Faustin Twagiramungu was on the BBC ‘Imvo n’Imvano’ programme last 2nd September 2011 and showed he still talks in the vein of “Ariko Murasetsa!” Remember, during his short stint as Rwandan prime minister, and in 2003 as presidential candidate, he made you wonder if he was talking about his own country.
You’ll recall that every time he was asked to react to any incident in the country as PM or to his defeat as the presidential candidate in 2003, he used to grunt “Ariko Murasetsa!” and keep mum. It’s only one time when he followed it up with “You mean my people could refuse to vote for me?” about the polls that people got a hint of what he meant. He was not talking about his Rwandan followers as a candidate.
We had followed his campaigns and we knew that, all through those campaigns, he never articulated a single policy that he’d initiate once in power. Rather, he centred his effort on “reminding” the electorate that the Rwandan Patriotic Front (RPF) – which was seeking another term – was forcing itself on them, as if it was a fact they’d forgotten. This was delivered in vague insinuations but with eloquent rhetoric, even if he had not established the truth of this stated “fact”.
At every campaign, he capped his address with: “My people! Talk with your mouths but vote with your hearts!” The thinly veiled message was that the electorate should praise the RPF but listen to their sentiments of kinship. Underlying that, however, was the even more potent message that RPF members were foreigners. He knew this not to be true, of course, but his politics was not about stating facts.
When “My people!” did not vote him in power, it was the same explanation: “Ariko murasetsa!” As before, the message was that it was a joke to think that he could lose at the polls, since “My people!” could identify with him only. And if he could not lose, it should be clear that the electorate had been coerced into voting for the triumphant RPF candidate.
Unfortunately, we never got a chance to call his bluff again. At the 2010 elections, he decided not to test “My people!” However, there is the BBC ‘Gahuza Miryango’ Kirundi/Kinyarwanda programme to which he seems to have transferred his regular expression. And hence, his restored delight to impress. To impress emotions and nothing but.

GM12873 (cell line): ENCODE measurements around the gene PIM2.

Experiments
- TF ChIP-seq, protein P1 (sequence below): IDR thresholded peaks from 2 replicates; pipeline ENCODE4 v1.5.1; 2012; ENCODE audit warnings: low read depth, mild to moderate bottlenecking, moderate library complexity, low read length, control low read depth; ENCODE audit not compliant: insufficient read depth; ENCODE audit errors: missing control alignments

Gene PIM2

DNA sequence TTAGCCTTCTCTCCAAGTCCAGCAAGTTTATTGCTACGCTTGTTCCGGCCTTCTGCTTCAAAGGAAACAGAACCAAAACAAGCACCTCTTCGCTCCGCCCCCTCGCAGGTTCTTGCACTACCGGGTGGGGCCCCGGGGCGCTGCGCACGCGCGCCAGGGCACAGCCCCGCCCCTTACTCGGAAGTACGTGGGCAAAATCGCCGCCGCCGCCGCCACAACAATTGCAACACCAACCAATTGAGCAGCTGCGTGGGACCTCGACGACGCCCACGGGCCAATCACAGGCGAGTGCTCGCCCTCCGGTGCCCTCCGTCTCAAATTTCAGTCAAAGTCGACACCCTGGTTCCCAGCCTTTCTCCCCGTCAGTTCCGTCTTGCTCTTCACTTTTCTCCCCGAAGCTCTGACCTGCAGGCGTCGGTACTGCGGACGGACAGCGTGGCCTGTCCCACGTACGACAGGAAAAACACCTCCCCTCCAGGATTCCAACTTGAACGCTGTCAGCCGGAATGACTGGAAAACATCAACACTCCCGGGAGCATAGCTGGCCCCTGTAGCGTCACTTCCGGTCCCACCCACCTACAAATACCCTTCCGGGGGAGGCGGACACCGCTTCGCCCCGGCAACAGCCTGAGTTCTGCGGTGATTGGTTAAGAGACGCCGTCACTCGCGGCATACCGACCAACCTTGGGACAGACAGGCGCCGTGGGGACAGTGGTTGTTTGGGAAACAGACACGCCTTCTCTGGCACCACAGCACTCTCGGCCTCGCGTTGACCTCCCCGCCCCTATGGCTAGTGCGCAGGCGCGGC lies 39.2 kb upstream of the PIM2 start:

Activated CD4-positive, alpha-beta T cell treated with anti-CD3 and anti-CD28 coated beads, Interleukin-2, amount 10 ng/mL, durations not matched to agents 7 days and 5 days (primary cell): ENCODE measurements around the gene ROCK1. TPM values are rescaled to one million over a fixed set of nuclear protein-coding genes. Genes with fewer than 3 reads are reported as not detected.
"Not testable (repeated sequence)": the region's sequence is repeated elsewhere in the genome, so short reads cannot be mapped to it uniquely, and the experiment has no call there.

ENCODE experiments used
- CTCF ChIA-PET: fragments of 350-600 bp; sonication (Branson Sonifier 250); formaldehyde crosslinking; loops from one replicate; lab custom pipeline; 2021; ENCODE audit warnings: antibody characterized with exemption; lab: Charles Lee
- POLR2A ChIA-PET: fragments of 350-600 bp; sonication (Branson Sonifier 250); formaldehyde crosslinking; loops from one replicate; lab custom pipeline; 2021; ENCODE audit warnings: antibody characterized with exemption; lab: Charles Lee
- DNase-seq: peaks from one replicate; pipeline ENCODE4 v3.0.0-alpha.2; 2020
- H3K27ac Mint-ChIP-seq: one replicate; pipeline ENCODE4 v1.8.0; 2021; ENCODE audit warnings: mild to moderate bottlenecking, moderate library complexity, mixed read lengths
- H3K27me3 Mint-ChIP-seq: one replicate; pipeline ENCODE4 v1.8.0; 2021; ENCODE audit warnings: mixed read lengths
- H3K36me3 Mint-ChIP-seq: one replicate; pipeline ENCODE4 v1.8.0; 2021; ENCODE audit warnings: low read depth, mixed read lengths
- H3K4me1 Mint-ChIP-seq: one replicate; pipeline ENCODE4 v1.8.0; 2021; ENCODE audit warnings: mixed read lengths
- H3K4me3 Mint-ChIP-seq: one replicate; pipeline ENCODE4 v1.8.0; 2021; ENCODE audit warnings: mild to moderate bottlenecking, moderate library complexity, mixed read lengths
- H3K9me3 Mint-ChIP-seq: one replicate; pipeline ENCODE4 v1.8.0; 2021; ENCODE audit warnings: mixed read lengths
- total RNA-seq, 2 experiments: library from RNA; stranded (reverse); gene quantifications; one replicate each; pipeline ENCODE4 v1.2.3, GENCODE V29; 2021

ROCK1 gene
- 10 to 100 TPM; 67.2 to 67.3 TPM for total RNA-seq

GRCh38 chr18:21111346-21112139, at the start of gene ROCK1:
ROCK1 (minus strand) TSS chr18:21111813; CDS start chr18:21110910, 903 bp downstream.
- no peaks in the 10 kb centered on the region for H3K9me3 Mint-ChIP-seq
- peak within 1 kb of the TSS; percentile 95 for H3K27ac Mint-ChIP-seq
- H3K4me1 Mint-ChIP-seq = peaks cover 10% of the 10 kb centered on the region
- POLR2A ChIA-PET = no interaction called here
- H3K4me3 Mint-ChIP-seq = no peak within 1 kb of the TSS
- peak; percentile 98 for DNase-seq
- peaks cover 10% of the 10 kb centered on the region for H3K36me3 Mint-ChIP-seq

Last 2nd September, he was hosted with two other panellists to discuss the situation in Libya. But while the other two panellists stuck to the topic under discussion, Twagiramungu wandered off to Rwanda even before he could mention the name ‘Libya’. How, he wondered, could the leadership in Rwanda denounce Kaddafi as if their leadership itself was “shyashya”? “In Rwanda”, said he, “they are recounting fairytales during daylight!”
By not being “shyashya”, I suppose Faustin meant that Rwanda was no better than Libya. And for the “fairytales” expression, apart from enjoying its sound, I didn’t get its exact meaning either. Maybe he meant that the Rwandan leadership was deluding itself. Did he mean that conditions in Rwanda were similar to those in Libya, without the leadership knowing?
I listened patiently to get the explanation of how Rwanda was no better than Libya but, alas, none was forthcoming. Instead, he delved into how “some people from his homeland” accept to be received with red carpets in the West, without considering that “ingoma zihindura imirishyo” (literally, ‘drums change drumsticks/drummers’). In other words, our leaders do not remember that “Governments change”. Well, again I didn’t get the link between change of governments and the killing of innocent citizens by Kaddafi but, in any case, I did not expect it.
So, déjà vu. Unfortunately, like him, many who masquerade as Rwandan opposition politicians rely on their mastery of the garb to say nothing, only appealing to emotions to mask their political bankruptcy. Those who are not blessed with such a gift resort to fanning up ethnic sentiments by directing course, abusive language to government leaders. For being consumed by this brand of opposition politics, all our opposition politicians are incapable of analysing and interpreting developments in any country.
And, worse still, they seem incapable of gauging the pulse of “My people”; of seeking to learn from the populace, in case any change has touched it. Since they all necessarily turn opposition after falling foul of government and fleeing, they are losing touch with the reality in their abandoned home. Those who take the opposite route, from exile home, never take the time to ‘really touch base’; to understand their reclaimed home. As a result, all are unable to wake up to the reality that “My people” are no longer the people they knew.
Today, Rwandans are their own people. They can no longer accept to be pegged onto self-seeking individuals who have nothing to offer that can ensure a better future. Rwanda is no longer for politicians who seek to curve the masses into antagonistic constituencies of favoured majorities and marginalised minorities, the better to rule them.
Opposition, talk the politics of unity and progress or forever hold your peace.